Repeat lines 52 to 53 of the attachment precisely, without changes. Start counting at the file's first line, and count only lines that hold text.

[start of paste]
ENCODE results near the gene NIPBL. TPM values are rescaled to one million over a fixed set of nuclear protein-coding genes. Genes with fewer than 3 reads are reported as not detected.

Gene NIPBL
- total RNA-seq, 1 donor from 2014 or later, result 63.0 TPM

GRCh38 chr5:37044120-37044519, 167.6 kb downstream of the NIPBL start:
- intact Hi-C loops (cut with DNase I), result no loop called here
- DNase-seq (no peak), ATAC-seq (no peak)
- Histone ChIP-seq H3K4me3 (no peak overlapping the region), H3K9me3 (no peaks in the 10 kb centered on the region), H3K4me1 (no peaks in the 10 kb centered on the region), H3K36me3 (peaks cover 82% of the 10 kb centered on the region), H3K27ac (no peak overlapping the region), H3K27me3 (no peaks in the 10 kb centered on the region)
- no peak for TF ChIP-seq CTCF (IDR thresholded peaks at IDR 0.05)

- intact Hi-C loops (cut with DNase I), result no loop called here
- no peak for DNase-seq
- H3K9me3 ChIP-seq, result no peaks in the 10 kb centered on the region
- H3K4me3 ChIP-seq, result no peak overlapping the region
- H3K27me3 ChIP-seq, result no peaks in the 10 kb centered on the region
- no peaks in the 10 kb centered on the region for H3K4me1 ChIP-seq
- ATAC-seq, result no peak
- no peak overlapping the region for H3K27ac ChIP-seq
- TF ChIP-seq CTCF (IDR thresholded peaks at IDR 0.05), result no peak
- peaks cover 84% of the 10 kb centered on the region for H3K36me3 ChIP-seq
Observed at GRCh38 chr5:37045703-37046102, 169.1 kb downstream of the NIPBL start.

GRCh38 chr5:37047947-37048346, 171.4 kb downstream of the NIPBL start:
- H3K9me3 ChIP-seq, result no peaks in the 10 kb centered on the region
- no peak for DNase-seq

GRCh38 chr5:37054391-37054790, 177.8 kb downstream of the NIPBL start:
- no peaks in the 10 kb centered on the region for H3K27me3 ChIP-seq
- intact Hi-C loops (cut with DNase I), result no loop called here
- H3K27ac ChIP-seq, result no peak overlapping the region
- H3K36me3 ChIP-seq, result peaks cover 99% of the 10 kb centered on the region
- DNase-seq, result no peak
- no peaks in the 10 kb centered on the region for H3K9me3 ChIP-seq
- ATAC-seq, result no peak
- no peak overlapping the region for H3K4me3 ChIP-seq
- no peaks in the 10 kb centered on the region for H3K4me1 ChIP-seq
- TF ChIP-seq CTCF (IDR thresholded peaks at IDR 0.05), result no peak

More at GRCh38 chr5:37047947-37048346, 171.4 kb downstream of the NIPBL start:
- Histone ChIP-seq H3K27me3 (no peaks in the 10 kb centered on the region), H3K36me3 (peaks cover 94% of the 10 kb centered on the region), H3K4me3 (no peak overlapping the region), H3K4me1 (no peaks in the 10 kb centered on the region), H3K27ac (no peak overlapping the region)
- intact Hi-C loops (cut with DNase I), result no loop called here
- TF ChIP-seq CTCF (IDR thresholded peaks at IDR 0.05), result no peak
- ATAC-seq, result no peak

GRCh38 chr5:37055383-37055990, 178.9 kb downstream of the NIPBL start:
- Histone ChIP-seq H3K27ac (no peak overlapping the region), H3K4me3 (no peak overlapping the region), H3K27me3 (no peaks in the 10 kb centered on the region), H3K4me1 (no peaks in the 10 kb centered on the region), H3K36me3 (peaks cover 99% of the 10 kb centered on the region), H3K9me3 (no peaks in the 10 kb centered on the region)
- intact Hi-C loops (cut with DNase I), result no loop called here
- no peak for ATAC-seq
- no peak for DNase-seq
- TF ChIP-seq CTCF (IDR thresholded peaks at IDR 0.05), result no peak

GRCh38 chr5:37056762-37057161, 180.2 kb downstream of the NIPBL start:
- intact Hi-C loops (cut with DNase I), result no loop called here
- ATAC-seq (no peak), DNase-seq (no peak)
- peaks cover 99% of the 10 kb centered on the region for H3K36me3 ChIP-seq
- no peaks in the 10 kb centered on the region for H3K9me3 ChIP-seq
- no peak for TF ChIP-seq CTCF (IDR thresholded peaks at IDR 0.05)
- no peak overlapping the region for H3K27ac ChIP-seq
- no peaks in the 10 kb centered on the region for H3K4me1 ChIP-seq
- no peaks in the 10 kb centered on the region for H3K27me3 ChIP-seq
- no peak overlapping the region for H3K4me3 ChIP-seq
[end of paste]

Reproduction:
- no peaks in the 10 kb centered on the region for H3K4me1 ChIP-seq
- no peaks in the 10 kb centered on the region for H3K27me3 ChIP-seq